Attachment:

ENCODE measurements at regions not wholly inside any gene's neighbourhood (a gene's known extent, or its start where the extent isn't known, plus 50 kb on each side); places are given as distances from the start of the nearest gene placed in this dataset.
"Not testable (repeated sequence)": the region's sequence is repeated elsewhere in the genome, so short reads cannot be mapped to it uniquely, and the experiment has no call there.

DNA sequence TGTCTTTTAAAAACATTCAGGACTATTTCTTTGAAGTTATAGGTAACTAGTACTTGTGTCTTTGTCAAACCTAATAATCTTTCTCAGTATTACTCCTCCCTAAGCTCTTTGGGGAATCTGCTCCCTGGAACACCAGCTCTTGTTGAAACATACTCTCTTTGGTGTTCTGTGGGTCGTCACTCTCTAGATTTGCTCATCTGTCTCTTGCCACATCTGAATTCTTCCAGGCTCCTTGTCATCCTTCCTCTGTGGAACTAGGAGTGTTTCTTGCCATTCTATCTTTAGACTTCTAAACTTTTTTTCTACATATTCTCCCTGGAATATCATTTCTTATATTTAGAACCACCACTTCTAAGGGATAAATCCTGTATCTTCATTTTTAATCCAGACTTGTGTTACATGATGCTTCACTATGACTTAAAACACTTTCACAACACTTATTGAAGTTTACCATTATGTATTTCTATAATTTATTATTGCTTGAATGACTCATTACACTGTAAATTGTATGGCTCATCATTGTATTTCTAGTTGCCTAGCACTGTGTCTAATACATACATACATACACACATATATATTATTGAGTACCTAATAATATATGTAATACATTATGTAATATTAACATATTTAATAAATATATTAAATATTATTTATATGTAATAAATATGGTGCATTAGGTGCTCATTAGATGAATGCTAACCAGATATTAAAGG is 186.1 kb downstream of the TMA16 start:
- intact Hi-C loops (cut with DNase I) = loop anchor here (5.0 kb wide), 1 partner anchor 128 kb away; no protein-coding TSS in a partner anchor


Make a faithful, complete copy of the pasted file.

ENCODE measurements at regions not wholly inside any gene's neighbourhood (a gene's known extent, or its start where the extent isn't known, plus 50 kb on each side); places are given as distances from the start of the nearest gene placed in this dataset.
"Not testable (repeated sequence)": the region's sequence is repeated elsewhere in the genome, so short reads cannot be mapped to it uniquely, and the experiment has no call there.

DNA sequence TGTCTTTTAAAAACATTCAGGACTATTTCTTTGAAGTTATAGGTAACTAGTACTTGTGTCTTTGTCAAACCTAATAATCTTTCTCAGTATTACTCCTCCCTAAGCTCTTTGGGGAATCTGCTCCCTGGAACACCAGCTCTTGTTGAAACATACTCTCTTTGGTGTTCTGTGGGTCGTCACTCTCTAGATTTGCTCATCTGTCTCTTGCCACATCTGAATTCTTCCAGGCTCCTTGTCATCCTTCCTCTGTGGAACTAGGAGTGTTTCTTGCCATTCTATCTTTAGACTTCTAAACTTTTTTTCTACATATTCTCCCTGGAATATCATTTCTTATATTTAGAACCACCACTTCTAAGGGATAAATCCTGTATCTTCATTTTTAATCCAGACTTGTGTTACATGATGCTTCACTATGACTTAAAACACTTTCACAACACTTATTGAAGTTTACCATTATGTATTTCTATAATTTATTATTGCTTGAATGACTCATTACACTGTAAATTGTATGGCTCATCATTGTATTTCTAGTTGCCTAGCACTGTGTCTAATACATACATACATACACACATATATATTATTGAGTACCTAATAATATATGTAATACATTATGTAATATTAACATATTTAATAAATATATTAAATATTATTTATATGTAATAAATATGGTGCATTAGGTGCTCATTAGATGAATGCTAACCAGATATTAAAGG is 186.1 kb downstream of the TMA16 start:
- intact Hi-C loops (cut with DNase I) = loop anchor here (5.0 kb wide), 1 partner anchor 128 kb away; no protein-coding TSS in a partner anchor